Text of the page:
three B vitamins at levels of 30 to 60 timesthe RDA, resulted in cumulative improvement in marksmanship. So this was a, a blindedstudy and so the – what was fascinating to me – is that the B-complex vitamins have ahalf-life of about four to five hours and yet the sustainability of these results magni – was observed over 10 weeks. [phone ringing] [pause] Here’s an, a couple of other examples. Zincin teenage boys. The joys of masturbation lead to zinc deficiencies and that causesthe brain to stop functioning. [laughter] Masturbation leads to insanity. Your grandmotherwas right. [laughter] Vitamin D and magnesium are two very wide-spreaddeficiencies. Anybody who lives at sea level and who lives in an urban environment is veryunlikely to ever meet their adequate level of Vitamin D from sunlight, even if you likesunbathing without clothes. Typically in the winter, if you live in San Francisco, nudesunbathing will actually get you some Vitamin D, but if you do that in Oakland, you willnot get any Vitamin D at all, even at noon. B-12 and pregnenolone and melatonin in theelderly; examples of deficiencies that can be addressed that are specific to certainpopulations. [phone ringing] So I’m gonna give you some examples of howthis works in terms of a, this is another illustration from the, from the video whereit talks about the neuroprotective steroids at the base of the tree; pregnenolone andprogesterone which then go up the tree DHEA, testosterone, the estrogens – well it turnsout that the estrogens here have an anti-metabolic effect. They impair your synthesis of energy.And this is why women have more stamina then men. [pause] But it’s also why when men get inflammation,they make more estrogen and they start gaining weight and they start having all kinds ofhealth problems, as well. The down side of estrogen, of having too much estrogen, isquite profound to the brain. And so if you have inflammation, this pathway gets activated;that pathway gets activated; and this pathway gets activated. So it turns these protective,beneficial, energetic steroids into anti-metabolic steroids. [pause] So if you don’t watch and you have an infection,you can have cognitive consequences from it. Here’s an example of a broad selection ofobserved effects that are highlights from stuff that I’ve observed over the last 30years. Violence tendencies, memory problems, Alzheimer’sDisease, panic attacks (this also includes hiccups), IQ problems, senility syndromesfrom blood coagulation; this is also a side effect of infection. [pause] PH imbalances in the blood that impair oxygenand binding and release and CO2 binding and release. Brain fog. How many people have experiencedbrain fog? [some people in audience raise hands] How many people are getting a little bit sleepyright now from just having eaten? [some people in audience raise hands] [pause] Well, let’s go on. I got two minutes per slide, so. [laughs] Okay. How can you get a better night’s sleep? First of all, pay attention, don’t take itfor granted. Second one is pay attention to sound. Yourbrain never stops listening. When you go to sleep, your brain is still listening to what’sgoing on around you. The paralysis that happens at the brain stemthat shuts off your motor control function for your entire body, does not affect yourhearing; does not affect your sight; does not affect your taste buds. So make sure that you have sound that is comfortingand predictable and anticipated. So if you live in an area where you have lots of hornshonking and car alarms going off and this kind of thing, put some sound in your backgroundthat you can listen to day after day after day, night after night, so that the part ofyour brain that’s listening doesn’t get alerted.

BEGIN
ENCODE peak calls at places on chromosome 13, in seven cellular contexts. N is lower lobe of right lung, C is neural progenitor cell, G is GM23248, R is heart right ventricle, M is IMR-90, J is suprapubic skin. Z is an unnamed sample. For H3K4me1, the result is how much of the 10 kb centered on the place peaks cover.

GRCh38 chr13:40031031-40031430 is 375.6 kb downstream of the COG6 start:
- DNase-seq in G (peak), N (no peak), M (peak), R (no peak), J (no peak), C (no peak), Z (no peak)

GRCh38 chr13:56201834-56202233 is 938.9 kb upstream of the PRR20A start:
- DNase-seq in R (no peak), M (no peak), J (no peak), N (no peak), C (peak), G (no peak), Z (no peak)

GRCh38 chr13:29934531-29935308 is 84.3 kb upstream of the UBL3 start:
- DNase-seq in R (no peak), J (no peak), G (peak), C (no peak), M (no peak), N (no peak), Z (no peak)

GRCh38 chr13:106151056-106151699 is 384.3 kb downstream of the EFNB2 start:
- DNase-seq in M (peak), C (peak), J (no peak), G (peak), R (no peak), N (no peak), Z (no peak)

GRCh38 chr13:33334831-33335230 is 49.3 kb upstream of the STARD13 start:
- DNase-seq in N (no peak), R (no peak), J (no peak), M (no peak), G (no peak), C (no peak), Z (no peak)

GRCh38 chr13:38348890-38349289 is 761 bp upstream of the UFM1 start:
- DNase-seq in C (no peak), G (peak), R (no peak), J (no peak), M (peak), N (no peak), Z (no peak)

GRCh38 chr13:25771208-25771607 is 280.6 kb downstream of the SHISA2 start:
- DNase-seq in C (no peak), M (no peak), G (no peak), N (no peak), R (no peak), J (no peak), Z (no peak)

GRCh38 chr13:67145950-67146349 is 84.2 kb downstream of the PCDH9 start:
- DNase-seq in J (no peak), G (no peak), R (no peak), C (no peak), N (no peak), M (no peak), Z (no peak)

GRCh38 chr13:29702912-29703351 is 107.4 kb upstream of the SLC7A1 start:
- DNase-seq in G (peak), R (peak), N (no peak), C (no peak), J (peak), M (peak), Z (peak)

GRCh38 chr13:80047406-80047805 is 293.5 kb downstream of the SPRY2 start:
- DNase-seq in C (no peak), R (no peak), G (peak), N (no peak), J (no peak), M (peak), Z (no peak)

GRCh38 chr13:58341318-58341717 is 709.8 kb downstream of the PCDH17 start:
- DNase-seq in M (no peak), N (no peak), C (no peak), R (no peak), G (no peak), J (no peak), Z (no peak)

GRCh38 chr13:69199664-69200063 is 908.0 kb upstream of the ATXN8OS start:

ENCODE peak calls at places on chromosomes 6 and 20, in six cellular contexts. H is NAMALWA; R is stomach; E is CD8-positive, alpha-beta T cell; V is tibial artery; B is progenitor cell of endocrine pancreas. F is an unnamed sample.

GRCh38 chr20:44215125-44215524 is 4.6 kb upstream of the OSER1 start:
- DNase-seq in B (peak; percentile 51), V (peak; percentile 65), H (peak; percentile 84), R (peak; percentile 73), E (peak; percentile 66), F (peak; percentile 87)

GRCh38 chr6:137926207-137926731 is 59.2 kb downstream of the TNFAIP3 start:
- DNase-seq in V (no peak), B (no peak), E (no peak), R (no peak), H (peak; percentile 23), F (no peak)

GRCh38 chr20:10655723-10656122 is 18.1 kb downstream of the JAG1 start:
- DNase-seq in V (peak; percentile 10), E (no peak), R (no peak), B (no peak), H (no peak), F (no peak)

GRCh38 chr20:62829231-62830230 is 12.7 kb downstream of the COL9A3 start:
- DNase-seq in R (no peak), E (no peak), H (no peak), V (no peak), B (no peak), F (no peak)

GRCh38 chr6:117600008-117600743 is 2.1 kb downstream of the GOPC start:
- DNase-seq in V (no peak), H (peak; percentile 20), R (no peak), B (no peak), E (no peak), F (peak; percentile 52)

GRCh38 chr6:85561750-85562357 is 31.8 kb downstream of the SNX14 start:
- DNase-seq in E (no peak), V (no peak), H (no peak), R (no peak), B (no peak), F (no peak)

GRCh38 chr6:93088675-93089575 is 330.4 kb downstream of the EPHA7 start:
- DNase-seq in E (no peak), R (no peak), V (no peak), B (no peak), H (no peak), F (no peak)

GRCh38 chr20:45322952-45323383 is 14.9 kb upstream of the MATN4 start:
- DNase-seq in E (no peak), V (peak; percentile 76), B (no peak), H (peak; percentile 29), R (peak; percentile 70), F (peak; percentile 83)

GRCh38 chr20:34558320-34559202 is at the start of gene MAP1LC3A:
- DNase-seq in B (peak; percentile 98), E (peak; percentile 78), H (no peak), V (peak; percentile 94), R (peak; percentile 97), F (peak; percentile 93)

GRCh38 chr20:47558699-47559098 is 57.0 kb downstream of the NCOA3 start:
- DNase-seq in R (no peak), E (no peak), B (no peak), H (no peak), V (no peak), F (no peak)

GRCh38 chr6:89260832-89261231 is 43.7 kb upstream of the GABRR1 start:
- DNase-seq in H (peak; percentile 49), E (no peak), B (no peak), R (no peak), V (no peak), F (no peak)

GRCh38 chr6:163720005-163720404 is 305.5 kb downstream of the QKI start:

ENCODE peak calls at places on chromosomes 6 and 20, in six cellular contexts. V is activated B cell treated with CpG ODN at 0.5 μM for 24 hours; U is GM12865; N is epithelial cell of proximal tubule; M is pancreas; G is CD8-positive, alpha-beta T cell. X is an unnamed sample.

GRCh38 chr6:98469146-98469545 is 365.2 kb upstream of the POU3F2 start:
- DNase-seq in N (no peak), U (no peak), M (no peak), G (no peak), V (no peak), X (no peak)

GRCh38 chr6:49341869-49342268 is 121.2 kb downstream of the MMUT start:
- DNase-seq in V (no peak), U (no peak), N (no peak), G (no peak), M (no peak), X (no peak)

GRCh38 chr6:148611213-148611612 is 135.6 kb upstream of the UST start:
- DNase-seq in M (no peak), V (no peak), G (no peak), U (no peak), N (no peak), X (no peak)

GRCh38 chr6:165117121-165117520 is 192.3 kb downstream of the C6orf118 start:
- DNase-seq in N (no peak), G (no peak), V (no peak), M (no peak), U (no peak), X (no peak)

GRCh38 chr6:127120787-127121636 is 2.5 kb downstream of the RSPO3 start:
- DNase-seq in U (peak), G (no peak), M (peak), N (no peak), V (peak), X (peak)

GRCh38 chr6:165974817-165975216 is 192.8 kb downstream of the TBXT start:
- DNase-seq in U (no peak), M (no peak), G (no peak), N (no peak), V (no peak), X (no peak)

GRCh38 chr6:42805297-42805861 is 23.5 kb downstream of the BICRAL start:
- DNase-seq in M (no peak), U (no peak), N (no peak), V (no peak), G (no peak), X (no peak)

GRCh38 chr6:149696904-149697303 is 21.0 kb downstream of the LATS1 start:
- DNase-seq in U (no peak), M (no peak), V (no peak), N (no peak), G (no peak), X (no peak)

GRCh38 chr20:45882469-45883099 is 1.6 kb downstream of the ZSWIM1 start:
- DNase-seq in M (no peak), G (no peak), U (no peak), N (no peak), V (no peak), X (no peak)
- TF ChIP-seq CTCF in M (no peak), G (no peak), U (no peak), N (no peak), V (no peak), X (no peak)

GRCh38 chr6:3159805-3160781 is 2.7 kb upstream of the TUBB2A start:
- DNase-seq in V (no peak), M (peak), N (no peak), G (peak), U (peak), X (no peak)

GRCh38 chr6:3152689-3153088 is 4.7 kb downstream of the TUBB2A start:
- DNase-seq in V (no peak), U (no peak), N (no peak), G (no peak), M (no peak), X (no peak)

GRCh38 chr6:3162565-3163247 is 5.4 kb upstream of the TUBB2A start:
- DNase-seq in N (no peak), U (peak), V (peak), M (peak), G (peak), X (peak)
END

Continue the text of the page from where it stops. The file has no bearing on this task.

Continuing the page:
brain teaser questions and answers for adults day, night after night, so that the part ofyour brain that’s listening doesn’t get alerted.